Editorial Board, August through December 2010
- Scott Stanford, general manager
- Brent Boyer, editor
- Blythe Terrell, city editor
- Tom Ross, reporter
- Rich Lowe, community representative
- Sue Birch, community representative
Contact the editorial board at 970-871-4221 or email@example.com. Would you like to be a member of the board? Fill out a letter of interest now.
Steamboat Springs After careful consideration of the nine statewide ballot questions being put before voters this fall, we once again have reached the conclusion that proposed amendments to Colorado’s constitution too often are being used to effect changes in public policy that are better left to the legislative branch and the courts.
A prime example is proposed Amendment 62, the so-called personhood amendment and the latest attempt to define a person and put an end to abortion. The vague wording of the amendment and its far-reaching intent underscore the problem with the ease of putting agenda-driven, highly politicized issues before voters in the form of a constitutional amendment.
Constitutional amendments are virtually irreversible, and Coloradans have seen how, throughout time, new amendments can lead to unintended consequences that can create untenable conflicts within the state budget.
There’s even a lack of transparency in who has sponsored proposed amendments.
For an example, one need look no further than the ongoing fight with Douglas Bruce to determine his role in Amendments 60, 61 and 101.
Colorado voters were confronted with 14 measures in 2008, and the Associated Press reported this fall that a university panel concluded that only California and Oregon typically put more ballot proposals before their voters than does Colorado.
Former state Sen. Abel Tapia, of Pueblo, previously attempted to raise the threshold for the number of signatures needed to put an amendment on the ballot.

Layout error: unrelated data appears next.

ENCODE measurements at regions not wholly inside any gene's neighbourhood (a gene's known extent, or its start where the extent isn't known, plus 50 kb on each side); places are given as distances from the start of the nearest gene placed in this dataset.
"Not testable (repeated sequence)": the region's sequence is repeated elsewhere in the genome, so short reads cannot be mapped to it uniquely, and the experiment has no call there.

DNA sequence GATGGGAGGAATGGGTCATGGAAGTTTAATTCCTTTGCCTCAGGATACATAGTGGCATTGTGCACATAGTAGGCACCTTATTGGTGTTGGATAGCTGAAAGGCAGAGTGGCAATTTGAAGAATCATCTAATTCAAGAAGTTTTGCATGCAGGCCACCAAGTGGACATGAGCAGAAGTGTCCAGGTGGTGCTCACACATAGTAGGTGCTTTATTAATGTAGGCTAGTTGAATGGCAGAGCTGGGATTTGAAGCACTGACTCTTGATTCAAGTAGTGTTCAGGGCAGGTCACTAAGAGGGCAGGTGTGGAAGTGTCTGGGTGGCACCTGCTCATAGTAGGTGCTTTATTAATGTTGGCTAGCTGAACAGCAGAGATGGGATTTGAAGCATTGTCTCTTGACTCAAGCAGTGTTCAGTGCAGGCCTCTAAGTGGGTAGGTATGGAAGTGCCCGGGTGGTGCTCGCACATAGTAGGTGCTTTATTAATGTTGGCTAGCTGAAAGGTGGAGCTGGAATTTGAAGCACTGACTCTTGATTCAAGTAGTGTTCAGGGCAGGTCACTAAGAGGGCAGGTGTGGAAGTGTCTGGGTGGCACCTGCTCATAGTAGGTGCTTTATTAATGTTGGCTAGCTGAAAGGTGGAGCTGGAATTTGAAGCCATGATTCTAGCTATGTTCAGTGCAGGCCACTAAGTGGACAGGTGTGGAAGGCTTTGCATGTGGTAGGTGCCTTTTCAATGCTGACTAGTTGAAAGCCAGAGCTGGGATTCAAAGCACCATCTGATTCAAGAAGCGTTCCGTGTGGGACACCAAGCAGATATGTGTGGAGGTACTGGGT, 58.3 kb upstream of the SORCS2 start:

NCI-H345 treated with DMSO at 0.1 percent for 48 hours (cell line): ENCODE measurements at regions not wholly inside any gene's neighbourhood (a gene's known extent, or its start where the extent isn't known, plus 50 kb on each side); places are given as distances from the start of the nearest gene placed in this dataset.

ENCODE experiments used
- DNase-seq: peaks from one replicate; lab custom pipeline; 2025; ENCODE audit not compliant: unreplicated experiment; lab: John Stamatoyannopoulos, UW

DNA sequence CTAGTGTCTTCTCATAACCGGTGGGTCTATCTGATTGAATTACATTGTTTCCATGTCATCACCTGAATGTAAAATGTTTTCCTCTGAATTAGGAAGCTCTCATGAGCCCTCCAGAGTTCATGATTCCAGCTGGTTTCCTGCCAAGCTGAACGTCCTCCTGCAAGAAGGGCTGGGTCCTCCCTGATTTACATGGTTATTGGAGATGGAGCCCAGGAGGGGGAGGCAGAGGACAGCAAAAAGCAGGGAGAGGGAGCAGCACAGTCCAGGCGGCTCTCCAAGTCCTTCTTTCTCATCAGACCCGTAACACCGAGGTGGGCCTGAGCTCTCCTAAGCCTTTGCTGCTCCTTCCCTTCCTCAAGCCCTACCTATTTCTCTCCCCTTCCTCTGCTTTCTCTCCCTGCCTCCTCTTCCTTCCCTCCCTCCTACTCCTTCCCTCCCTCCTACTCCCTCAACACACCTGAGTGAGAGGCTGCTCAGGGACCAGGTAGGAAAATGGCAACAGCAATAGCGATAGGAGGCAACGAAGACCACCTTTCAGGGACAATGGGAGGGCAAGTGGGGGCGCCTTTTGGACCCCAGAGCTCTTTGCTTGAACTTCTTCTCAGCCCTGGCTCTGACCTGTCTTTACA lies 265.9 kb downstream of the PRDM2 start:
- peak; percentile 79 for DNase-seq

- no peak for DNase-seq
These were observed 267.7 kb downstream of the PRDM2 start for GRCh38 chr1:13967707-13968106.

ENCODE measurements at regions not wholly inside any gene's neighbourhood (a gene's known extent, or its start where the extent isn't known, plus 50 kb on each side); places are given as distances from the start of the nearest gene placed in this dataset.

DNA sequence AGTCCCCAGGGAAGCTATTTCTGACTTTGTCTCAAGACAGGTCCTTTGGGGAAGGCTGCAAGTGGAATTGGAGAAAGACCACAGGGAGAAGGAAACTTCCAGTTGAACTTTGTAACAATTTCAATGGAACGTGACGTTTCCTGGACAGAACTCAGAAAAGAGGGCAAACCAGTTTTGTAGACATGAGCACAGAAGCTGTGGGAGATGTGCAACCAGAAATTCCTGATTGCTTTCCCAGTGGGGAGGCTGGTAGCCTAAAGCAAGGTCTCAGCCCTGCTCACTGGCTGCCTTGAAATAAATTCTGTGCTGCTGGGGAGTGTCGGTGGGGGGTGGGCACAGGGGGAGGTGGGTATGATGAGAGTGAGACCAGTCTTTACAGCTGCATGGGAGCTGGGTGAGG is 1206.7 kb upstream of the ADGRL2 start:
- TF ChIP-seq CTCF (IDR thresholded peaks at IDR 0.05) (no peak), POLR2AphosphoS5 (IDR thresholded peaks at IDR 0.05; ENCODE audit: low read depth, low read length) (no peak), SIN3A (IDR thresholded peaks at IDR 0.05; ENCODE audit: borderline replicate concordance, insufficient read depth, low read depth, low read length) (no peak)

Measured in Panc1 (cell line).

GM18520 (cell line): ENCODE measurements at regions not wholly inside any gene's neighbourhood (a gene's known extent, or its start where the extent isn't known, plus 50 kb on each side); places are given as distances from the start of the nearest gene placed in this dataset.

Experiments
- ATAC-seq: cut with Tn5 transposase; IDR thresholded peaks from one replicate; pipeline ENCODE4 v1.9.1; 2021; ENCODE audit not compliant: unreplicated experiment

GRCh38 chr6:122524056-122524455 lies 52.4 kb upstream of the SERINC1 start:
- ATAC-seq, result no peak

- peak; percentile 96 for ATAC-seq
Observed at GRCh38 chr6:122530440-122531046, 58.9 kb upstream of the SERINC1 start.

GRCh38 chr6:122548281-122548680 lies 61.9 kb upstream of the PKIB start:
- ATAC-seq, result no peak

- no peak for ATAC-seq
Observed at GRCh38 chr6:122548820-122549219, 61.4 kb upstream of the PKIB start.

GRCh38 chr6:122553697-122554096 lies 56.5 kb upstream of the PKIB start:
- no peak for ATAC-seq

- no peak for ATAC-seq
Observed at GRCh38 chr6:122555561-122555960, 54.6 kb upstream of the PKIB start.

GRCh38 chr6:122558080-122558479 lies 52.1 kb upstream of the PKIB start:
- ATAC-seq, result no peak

He also sought to ensure that the petitions reflect registered voters from around the state. The voters rejected that amendment in 2008.
Tapia’s amendment was one we would have looked favorably on.
Some of this fall’s ballot measures are more innocent, such as Amendment P and its attempt to transfer oversight of licenses bingo and raffle games to the Department of Revenue, and Amendment Q, which would establish a process for temporarily moving the seat of state government from Denver in the event of a disaster.
But we hardly see the need for them. Why spend $116,000 to transfer gaming oversight to a different department when the current system seems to have worked just fine?
What we should be voting on is a measure that makes it more difficult to amend the state’s constitution.
Constitutional amendments should be absolutely necessary. Instead, they appear to have become the first recourse rather than the last one.
Let’s not cheapen the currency of Colorado’s constitution.
Unable to find a compelling case for any of this year’s statewide amendments and statutory measures, we urge you to reject all of them.
However, we maintain our support of two local initiatives, Referendums 3A and 3B, which would raise property taxes in Hayden and South Routt to provide additional short-term revenues for the public school districts there.